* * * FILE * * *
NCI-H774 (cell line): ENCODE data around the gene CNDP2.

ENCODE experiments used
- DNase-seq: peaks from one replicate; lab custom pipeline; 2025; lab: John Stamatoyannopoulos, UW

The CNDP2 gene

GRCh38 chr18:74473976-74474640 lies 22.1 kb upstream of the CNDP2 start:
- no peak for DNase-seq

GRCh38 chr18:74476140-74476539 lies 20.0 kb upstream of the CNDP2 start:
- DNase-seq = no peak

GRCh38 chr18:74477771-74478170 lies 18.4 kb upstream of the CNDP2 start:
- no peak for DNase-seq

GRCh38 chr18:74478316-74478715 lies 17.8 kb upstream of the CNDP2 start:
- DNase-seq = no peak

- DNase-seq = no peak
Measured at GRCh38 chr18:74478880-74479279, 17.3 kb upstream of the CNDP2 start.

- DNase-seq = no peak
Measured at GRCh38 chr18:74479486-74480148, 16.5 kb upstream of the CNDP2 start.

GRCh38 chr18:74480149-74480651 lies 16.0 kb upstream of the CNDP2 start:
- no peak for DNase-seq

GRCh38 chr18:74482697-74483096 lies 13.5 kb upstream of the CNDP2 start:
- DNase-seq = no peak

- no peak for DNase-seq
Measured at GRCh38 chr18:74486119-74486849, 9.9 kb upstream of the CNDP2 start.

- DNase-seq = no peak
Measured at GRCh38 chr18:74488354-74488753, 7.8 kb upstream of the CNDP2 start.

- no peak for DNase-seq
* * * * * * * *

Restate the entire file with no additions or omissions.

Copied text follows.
NCI-H774 (cell line): ENCODE data around the gene CNDP2.

ENCODE experiments used
- DNase-seq: peaks from one replicate; lab custom pipeline; 2025; lab: John Stamatoyannopoulos, UW

The CNDP2 gene

GRCh38 chr18:74473976-74474640 lies 22.1 kb upstream of the CNDP2 start:
- no peak for DNase-seq

GRCh38 chr18:74476140-74476539 lies 20.0 kb upstream of the CNDP2 start:
- DNase-seq = no peak

GRCh38 chr18:74477771-74478170 lies 18.4 kb upstream of the CNDP2 start:
- no peak for DNase-seq

GRCh38 chr18:74478316-74478715 lies 17.8 kb upstream of the CNDP2 start:
- DNase-seq = no peak

- DNase-seq = no peak
Measured at GRCh38 chr18:74478880-74479279, 17.3 kb upstream of the CNDP2 start.

- DNase-seq = no peak
Measured at GRCh38 chr18:74479486-74480148, 16.5 kb upstream of the CNDP2 start.

GRCh38 chr18:74480149-74480651 lies 16.0 kb upstream of the CNDP2 start:
- no peak for DNase-seq

GRCh38 chr18:74482697-74483096 lies 13.5 kb upstream of the CNDP2 start:
- DNase-seq = no peak

- no peak for DNase-seq
Measured at GRCh38 chr18:74486119-74486849, 9.9 kb upstream of the CNDP2 start.

- DNase-seq = no peak
Measured at GRCh38 chr18:74488354-74488753, 7.8 kb upstream of the CNDP2 start.

- no peak for DNase-seq